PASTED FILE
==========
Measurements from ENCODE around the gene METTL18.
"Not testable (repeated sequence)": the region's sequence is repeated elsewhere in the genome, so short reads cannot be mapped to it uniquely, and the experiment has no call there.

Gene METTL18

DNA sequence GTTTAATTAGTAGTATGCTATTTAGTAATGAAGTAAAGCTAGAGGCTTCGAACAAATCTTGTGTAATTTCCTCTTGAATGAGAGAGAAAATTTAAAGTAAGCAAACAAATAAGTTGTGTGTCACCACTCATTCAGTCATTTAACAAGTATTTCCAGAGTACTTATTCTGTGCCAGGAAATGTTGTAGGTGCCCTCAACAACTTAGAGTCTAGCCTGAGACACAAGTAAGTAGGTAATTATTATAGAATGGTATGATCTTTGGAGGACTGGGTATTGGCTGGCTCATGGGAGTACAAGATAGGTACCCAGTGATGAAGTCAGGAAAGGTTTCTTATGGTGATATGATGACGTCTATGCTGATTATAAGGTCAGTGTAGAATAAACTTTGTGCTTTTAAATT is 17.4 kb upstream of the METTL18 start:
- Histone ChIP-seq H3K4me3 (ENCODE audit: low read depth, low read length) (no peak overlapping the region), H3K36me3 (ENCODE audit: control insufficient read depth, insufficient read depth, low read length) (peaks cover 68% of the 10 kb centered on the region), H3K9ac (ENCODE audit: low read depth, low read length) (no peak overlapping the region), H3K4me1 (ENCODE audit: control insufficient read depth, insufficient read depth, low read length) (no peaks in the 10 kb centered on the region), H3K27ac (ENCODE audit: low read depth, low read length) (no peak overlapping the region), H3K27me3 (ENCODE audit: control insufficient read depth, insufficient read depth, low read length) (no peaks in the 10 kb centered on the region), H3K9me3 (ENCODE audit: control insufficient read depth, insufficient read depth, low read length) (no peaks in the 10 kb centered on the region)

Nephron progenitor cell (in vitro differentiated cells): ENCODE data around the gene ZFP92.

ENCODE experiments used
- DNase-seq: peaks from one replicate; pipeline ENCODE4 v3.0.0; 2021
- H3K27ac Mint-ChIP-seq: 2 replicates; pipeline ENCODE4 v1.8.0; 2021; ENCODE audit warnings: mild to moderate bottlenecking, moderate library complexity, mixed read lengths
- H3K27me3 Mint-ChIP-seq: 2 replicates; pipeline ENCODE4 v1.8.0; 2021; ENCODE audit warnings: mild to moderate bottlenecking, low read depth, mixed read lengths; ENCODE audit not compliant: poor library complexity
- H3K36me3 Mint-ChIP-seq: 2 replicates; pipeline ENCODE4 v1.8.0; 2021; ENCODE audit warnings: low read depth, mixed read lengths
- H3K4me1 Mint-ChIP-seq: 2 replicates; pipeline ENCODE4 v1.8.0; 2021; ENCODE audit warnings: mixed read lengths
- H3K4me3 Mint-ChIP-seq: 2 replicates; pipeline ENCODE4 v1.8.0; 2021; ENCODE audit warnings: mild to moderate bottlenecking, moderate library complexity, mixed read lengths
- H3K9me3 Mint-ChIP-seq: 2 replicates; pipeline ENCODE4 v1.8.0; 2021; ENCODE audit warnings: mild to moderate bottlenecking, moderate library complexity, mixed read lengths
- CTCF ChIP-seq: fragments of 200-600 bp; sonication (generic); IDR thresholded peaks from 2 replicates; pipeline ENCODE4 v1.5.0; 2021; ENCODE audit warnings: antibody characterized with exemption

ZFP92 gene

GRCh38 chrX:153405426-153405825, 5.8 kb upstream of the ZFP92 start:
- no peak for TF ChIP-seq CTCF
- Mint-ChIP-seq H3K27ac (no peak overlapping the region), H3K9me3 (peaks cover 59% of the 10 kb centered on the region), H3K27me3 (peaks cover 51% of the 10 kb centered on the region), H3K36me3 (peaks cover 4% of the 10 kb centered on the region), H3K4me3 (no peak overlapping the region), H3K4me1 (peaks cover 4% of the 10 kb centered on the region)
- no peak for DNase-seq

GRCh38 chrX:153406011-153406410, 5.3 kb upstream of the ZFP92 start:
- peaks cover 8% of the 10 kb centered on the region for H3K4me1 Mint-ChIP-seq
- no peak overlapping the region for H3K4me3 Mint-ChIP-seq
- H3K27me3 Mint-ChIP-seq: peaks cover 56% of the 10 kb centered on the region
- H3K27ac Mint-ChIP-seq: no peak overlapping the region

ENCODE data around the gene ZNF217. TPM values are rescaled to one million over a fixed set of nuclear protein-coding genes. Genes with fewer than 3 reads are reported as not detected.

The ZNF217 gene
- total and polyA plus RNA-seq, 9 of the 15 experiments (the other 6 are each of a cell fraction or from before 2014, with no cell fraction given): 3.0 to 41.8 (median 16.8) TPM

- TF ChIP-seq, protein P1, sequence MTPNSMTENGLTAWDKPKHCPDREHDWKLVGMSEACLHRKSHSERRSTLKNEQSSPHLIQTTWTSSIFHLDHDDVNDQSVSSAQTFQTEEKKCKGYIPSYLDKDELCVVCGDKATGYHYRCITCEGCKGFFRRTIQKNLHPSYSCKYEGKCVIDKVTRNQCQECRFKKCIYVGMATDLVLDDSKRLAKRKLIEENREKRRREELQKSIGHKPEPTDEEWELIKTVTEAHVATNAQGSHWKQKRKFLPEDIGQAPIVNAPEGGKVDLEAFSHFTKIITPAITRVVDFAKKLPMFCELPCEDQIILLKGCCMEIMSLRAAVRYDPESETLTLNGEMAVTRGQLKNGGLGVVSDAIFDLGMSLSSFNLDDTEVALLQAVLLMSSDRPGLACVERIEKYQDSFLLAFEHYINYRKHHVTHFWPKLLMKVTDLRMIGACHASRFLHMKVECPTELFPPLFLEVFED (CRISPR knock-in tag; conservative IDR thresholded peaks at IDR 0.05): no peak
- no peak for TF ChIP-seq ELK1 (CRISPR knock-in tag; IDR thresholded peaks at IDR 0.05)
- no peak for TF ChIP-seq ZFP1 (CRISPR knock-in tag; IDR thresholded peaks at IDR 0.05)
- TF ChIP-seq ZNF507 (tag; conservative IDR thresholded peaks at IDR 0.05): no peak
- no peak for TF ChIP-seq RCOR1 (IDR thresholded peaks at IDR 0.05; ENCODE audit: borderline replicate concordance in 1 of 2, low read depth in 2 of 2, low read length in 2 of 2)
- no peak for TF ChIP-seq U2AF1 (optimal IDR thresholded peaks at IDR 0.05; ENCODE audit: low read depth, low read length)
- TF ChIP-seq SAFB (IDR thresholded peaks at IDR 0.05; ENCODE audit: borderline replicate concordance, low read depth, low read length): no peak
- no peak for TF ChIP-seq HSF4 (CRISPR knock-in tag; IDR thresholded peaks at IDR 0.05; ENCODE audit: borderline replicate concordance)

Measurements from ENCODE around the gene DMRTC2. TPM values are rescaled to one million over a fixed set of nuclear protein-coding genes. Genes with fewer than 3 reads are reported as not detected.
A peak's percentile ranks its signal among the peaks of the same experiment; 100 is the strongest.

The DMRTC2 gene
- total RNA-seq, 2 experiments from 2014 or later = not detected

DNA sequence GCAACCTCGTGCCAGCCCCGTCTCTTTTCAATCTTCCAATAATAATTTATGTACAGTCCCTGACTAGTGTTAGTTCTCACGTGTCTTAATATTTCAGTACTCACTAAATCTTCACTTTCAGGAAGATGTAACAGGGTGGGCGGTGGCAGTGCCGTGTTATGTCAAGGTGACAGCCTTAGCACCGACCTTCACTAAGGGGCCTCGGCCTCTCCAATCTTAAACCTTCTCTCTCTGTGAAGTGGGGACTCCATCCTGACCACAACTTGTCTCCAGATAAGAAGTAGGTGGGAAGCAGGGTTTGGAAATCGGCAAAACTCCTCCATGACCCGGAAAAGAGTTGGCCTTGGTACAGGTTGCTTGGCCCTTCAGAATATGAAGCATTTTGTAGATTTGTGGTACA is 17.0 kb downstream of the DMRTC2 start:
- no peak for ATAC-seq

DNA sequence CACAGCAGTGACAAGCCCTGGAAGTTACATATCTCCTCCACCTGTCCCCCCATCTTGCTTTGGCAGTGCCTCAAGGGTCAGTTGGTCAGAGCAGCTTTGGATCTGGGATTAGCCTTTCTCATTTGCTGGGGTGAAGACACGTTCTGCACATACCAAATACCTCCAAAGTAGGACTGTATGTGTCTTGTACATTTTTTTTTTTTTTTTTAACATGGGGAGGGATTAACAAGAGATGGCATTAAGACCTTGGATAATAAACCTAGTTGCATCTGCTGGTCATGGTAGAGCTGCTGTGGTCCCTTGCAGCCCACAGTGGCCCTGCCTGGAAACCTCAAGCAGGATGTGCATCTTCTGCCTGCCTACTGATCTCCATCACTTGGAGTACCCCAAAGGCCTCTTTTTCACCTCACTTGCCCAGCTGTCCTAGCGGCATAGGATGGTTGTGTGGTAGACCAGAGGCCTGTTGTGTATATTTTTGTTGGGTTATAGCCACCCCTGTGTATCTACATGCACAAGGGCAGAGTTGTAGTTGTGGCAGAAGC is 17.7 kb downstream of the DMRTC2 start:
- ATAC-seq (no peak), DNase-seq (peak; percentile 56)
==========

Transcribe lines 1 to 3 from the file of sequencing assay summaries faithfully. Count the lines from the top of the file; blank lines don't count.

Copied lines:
Measurements from ENCODE around the gene METTL18.
"Not testable (repeated sequence)": the region's sequence is repeated elsewhere in the genome, so short reads cannot be mapped to it uniquely, and the experiment has no call there.

Gene METTL18